Film School or Not -- an Alternative
Film School or No Film School
Deciding film school or no film school is a choice that will determine how you plan on developing your film career. If you pursue film school, you will need a ton of money. You will need to know how to build working relationships in school. You will need to choose a film school with dedicated and strong alumni. Many blockbuster filmmakers went to film school. Why should you go?
It might make your parents happy, but put a big old dent in their pocketbook or credit score.
Some say if you got the dough, you might as well go. At least you will be able to cut your teeth by working on films in school and even producing your own as graduation criteria.
Knowledge is power. The more you know about the business of film business the better off you will be. But, do you need to go to film school to get that knowledge?
So, look and see what you think of this website mentioned below. Further down the page, there some questions for you to answer, which should help you decide film school or no film school.
Some say it is important to go to film school while others say why not just get a jump-start on your career -- learn the ropes as you go. Many blockbuster filmmakers never went to film school as well. Why should you go?
What Do You Think?
Have you ever applied something you’ve heard in an interview to your own career?
Cost of Film School
Those who say you need to spend tens of thousands of dollars to get a decent moviemaking education are clearly living in the Stone Age. These days, all you need is Internet access to an online film school and the willingness to listen to some good advice. With Fat Free Film, this type of DIY film school is just a mouse click away.
Founded by independent moviemakers Joel Marshall and Kamala Lopez-Dawson, Fat Free Film is essentially a series of in-depth interviews with members of the moviemaking community. Over the course of the episode, interviewees-including Henry Jaglom and Peter Bogdanovich - weigh in on how to make it in the indie film world, and provide some choice anecdotes while they are teaching the fundamentals of filmmaking.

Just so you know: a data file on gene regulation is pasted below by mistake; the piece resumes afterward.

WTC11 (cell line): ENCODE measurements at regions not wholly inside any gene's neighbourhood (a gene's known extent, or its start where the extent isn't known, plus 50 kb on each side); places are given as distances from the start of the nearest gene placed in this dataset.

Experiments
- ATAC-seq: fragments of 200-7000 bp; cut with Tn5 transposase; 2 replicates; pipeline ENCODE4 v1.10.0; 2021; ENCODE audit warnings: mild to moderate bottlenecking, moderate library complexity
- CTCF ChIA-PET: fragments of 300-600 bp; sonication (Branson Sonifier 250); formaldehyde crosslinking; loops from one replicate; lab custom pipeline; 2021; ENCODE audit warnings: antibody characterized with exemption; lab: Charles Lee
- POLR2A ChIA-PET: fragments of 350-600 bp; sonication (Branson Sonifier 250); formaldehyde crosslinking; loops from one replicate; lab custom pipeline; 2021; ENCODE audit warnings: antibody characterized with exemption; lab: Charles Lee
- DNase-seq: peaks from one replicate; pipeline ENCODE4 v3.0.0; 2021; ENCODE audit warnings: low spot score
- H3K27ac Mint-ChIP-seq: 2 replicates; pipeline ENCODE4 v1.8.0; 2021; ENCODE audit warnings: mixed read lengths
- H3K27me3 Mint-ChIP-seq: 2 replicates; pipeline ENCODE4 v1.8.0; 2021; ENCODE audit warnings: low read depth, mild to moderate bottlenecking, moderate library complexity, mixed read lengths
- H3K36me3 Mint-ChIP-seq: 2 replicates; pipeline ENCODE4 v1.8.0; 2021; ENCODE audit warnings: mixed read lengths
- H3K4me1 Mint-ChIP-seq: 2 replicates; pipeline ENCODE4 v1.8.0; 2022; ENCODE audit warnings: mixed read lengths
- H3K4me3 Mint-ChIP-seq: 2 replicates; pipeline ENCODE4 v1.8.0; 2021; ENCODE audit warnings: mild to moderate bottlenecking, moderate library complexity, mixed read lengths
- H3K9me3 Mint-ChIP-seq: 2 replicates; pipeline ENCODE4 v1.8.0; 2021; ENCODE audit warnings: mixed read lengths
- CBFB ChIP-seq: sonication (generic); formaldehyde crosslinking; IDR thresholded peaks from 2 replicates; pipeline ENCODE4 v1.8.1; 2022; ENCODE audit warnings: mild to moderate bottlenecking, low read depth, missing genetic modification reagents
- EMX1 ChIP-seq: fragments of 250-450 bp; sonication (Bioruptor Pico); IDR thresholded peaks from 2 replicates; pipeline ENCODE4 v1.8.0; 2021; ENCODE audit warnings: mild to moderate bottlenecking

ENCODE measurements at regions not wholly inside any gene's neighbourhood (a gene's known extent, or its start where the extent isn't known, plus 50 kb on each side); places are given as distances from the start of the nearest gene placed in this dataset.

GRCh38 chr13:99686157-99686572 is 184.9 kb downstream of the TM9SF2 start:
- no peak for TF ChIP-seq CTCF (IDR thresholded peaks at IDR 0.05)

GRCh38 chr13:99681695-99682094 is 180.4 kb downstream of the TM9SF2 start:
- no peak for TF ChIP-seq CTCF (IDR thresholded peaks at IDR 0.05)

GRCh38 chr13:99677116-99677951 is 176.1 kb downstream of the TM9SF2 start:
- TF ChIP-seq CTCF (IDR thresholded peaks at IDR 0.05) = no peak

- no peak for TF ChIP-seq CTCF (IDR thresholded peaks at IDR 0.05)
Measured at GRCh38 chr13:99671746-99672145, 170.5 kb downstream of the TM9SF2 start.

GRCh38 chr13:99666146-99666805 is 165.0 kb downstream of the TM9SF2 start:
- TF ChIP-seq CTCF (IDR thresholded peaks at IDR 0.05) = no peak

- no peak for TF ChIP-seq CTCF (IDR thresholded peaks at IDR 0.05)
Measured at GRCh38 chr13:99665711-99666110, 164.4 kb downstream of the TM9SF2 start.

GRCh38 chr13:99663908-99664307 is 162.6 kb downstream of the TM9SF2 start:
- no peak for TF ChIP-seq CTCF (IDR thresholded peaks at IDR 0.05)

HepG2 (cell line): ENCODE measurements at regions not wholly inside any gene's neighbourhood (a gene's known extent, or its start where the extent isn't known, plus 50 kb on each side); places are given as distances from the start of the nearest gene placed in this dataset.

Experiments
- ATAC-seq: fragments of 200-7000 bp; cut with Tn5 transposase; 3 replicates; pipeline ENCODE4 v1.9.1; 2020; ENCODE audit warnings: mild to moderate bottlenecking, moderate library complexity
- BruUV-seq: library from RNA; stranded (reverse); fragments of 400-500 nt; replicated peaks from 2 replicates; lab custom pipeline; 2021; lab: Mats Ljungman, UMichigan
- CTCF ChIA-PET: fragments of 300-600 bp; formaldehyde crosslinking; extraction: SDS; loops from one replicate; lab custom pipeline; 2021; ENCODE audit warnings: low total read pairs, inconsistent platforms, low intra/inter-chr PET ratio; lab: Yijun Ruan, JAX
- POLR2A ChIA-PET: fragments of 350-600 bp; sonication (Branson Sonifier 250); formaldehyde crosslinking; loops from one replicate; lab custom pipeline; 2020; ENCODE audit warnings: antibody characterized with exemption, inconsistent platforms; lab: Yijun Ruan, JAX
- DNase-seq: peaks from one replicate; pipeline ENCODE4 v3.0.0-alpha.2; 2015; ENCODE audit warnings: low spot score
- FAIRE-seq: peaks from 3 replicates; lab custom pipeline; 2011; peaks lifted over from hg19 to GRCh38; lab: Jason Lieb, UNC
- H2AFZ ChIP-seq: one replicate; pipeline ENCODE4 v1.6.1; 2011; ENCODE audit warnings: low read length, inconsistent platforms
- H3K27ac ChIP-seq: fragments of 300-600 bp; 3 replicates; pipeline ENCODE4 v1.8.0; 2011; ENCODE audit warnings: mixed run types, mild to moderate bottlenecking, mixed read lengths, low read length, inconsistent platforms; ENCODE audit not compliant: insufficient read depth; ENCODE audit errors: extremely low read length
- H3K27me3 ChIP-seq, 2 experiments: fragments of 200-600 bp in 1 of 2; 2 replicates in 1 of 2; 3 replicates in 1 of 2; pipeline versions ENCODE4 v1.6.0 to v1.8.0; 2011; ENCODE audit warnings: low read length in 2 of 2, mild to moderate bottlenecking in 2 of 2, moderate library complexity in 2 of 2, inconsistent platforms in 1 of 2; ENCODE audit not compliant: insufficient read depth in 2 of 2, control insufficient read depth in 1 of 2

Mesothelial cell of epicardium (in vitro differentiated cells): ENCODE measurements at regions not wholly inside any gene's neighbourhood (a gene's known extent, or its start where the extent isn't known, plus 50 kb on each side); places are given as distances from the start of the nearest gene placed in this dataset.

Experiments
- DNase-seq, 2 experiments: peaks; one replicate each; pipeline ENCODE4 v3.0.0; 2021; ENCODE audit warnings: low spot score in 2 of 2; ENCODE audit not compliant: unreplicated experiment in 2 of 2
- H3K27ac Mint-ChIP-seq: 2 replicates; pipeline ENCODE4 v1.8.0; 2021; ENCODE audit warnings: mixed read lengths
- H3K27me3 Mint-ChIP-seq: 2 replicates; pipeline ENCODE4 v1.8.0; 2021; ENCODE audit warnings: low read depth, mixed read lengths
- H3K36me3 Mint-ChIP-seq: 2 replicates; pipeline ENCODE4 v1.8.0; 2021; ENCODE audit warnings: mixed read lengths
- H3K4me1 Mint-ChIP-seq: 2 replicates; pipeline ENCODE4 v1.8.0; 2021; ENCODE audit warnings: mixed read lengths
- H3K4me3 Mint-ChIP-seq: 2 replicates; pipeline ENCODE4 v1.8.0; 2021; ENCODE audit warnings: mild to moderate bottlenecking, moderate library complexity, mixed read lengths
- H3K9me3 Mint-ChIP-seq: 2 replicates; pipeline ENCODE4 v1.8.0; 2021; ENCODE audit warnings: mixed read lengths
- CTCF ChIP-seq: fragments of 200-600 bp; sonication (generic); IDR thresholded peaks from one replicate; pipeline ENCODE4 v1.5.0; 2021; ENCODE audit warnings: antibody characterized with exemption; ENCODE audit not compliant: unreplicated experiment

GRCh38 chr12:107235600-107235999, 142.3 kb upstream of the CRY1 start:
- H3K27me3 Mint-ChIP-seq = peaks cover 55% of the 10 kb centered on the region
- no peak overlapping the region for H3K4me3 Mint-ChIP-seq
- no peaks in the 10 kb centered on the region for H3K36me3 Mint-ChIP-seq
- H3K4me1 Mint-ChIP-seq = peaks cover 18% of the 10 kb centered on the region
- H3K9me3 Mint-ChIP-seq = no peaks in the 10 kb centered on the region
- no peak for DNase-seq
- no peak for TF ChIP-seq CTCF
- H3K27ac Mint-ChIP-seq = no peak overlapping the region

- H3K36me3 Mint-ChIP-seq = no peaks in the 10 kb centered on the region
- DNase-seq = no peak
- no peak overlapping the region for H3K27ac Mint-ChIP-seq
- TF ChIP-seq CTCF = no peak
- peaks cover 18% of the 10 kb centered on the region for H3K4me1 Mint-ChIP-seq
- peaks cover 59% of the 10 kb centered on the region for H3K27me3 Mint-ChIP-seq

What Do You Think?
Do you think anecdotes and advice from professional filmmakers add to one’s movie making education?
No Film School
You can attend a film school with strong alumni and network. There you can meet students who have the same desire as you to produce movies. Writer and director Nicole Holofcener told me in an interview while in film school in New York she met her producer for Walking and Talking. The movie was her first feature and launched Catherine Keener, Liev Schreiber, and Anne Heche. Holofcener noted to me that her producer friend was instrumental in getting the film done and in the movie theaters. In the same interview, she told me that film school is a great idea as long as you have the funds.
The cost of film school ranges between $7,000 to $50,000 per semester. It depends on which film school you pick.
You can ignore film school, save money, and work your way up the industry later. I spoke with an owner of Puppet Artist, who works in the film industry. He told me he rather hire someone who isn’t fresh out of film school. He likes working with people who work hard and are willing to learn the ropes.
The list of self-taught directors and producers are endless. Steven Spielberg, James Cameron, and Francis Ford Coppola are just a few to name. Each one has their story of how they worked their way into the film industry and became successful.
“The beauty of our show is that it reaches places where there are no film schools. Places where our listeners may be the only person in his or her town or village who has any interest in the art of filmmaking,”— Joe Marshall, Founder of Fat Free Film
Fat Free Film School
But Fat Free Film doesn’t simply focus on the typical interview subjects like actors and directors. The school goes behind the scenes to talk to editors, distributors, costume designers and many other underappreciated but essential members of the film world. Fat Free Film’s ultimate goal is to create a virtual moviemaking community.
Marshall notes, “The beauty of our show is that it reaches places where there are no film schools. Places where our listeners may be the only person in his or her town or village who has any interest in the art of filmmaking,”
Marshall further says, “Trying to break into filmmaking can be a very daunting and isolating experience, and what we are trying to do with Fat Free Film is reach out to each other, share our stories, help each other and create a network of people with similar interests and goals who can support each other.”